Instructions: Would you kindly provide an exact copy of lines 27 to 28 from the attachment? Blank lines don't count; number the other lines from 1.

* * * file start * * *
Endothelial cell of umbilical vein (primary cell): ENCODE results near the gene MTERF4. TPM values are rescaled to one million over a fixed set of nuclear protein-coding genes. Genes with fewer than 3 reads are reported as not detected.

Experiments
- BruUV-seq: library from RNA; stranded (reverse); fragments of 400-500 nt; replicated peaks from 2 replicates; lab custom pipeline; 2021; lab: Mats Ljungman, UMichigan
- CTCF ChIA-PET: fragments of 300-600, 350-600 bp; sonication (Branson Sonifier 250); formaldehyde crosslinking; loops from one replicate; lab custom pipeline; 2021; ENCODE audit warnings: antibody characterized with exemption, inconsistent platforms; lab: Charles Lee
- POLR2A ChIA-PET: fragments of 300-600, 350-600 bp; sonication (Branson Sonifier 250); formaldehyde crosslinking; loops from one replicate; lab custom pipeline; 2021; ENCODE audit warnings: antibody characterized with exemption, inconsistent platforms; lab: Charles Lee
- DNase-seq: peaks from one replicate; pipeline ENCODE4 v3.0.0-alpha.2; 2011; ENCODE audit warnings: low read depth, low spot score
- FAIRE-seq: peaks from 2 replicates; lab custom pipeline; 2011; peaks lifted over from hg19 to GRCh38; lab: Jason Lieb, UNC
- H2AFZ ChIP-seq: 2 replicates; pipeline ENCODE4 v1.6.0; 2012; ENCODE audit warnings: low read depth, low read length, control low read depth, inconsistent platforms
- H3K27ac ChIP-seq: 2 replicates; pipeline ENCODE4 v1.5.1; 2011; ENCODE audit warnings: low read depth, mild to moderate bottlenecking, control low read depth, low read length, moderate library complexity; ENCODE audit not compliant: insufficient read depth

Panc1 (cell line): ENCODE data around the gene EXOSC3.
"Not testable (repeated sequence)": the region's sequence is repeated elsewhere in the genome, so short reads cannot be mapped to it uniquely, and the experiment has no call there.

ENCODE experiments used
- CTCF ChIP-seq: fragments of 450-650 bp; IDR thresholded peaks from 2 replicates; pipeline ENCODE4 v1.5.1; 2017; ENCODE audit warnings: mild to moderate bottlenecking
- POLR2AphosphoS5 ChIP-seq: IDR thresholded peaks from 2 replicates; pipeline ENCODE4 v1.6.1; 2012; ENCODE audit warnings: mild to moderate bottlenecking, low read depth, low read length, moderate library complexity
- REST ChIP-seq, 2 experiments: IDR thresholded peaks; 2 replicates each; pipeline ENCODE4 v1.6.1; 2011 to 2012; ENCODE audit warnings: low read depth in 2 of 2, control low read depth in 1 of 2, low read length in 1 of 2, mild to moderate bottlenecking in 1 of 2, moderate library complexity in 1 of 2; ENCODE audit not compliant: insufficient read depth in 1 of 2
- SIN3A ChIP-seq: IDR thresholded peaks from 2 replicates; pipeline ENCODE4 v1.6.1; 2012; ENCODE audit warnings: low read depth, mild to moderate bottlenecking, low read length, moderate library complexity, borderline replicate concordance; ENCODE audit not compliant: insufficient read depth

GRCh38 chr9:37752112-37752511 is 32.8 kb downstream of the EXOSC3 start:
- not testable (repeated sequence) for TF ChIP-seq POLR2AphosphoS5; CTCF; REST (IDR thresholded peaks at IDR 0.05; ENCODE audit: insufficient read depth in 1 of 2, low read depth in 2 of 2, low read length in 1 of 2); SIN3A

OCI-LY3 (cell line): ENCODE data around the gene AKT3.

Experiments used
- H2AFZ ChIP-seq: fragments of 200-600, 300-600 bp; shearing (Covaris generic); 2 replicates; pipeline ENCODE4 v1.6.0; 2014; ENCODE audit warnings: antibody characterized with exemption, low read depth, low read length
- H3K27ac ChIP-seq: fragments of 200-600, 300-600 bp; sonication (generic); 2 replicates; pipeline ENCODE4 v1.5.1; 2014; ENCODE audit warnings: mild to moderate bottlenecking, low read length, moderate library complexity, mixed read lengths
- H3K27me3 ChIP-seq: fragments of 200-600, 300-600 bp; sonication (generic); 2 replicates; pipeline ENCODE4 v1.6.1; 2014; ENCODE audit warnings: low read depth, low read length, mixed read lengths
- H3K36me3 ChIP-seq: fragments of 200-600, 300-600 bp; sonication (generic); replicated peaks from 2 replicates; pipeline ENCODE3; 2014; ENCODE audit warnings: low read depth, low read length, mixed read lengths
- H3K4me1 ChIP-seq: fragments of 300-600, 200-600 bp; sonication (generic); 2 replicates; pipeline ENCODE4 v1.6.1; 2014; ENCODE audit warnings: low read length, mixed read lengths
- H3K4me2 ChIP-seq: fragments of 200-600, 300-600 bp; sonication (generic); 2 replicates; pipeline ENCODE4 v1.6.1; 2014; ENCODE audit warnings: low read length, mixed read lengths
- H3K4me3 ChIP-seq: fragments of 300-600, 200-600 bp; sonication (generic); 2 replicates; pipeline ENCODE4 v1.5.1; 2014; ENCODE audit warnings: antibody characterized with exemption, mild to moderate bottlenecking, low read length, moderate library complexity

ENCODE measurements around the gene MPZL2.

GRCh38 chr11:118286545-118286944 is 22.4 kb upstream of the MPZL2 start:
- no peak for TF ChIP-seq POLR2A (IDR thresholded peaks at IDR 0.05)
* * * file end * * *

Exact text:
- H3K4me3 ChIP-seq: fragments of 300-600, 200-600 bp; sonication (generic); 2 replicates; pipeline ENCODE4 v1.5.1; 2014; ENCODE audit warnings: antibody characterized with exemption, mild to moderate bottlenecking, low read length, moderate library complexity

ENCODE measurements around the gene MPZL2.